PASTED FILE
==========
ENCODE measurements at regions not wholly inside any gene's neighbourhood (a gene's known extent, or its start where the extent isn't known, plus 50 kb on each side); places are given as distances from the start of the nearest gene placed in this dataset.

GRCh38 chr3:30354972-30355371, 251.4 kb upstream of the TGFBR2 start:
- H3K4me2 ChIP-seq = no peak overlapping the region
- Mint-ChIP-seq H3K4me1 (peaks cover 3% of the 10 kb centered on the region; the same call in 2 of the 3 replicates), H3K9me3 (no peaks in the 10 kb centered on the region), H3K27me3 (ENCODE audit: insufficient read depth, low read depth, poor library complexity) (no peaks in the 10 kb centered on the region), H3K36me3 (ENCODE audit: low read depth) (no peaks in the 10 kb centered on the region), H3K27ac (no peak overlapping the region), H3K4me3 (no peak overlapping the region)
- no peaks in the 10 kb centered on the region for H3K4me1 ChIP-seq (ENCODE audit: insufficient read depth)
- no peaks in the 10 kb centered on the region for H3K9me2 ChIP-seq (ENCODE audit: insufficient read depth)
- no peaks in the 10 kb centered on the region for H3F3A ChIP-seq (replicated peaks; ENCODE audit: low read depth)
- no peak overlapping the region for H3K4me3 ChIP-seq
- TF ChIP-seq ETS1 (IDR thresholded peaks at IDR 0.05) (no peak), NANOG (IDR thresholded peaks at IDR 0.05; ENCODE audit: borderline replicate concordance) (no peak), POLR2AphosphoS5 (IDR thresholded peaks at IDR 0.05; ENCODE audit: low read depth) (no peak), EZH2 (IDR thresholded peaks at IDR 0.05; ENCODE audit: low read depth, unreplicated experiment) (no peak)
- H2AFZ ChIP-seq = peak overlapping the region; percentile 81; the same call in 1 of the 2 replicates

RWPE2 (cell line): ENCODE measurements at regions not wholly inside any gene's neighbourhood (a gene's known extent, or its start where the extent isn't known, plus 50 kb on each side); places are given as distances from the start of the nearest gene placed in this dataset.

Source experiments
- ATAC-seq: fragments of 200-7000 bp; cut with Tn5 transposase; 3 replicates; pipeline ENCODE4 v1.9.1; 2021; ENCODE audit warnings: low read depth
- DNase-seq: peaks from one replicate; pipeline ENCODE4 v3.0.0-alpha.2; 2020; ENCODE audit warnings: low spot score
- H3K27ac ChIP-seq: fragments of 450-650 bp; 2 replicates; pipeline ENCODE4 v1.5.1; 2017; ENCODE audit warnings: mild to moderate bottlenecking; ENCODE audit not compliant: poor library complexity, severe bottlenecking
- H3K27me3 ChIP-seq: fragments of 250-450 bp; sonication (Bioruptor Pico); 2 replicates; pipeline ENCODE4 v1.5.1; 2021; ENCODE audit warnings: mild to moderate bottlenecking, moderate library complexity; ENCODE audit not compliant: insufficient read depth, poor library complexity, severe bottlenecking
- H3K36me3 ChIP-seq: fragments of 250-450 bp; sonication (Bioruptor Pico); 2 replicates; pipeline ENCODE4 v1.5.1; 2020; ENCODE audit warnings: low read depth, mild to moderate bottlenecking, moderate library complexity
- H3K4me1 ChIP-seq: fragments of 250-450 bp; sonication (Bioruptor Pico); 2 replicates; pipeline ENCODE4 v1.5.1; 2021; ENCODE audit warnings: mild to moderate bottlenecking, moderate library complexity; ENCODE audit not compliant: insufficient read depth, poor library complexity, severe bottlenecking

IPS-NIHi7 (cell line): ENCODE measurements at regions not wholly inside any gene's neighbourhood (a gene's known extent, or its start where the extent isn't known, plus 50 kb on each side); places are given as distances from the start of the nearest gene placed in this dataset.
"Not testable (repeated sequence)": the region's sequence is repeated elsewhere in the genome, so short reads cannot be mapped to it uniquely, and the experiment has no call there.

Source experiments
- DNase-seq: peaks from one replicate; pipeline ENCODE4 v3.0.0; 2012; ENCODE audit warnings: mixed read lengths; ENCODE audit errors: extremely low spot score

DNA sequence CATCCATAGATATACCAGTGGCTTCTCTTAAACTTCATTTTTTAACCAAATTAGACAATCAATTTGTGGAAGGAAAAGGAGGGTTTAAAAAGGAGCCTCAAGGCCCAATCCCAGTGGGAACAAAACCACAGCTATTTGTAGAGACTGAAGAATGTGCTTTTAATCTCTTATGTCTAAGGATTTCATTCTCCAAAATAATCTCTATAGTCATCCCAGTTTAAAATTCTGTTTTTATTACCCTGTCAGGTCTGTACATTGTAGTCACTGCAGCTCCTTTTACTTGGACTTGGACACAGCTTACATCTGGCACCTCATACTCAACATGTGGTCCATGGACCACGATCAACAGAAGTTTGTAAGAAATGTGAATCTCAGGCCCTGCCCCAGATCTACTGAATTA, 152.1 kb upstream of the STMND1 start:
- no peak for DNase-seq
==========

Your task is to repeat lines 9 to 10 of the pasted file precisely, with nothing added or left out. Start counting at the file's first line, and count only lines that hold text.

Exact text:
- TF ChIP-seq ETS1 (IDR thresholded peaks at IDR 0.05) (no peak), NANOG (IDR thresholded peaks at IDR 0.05; ENCODE audit: borderline replicate concordance) (no peak), POLR2AphosphoS5 (IDR thresholded peaks at IDR 0.05; ENCODE audit: low read depth) (no peak), EZH2 (IDR thresholded peaks at IDR 0.05; ENCODE audit: low read depth, unreplicated experiment) (no peak)
- H2AFZ ChIP-seq = peak overlapping the region; percentile 81; the same call in 1 of the 2 replicates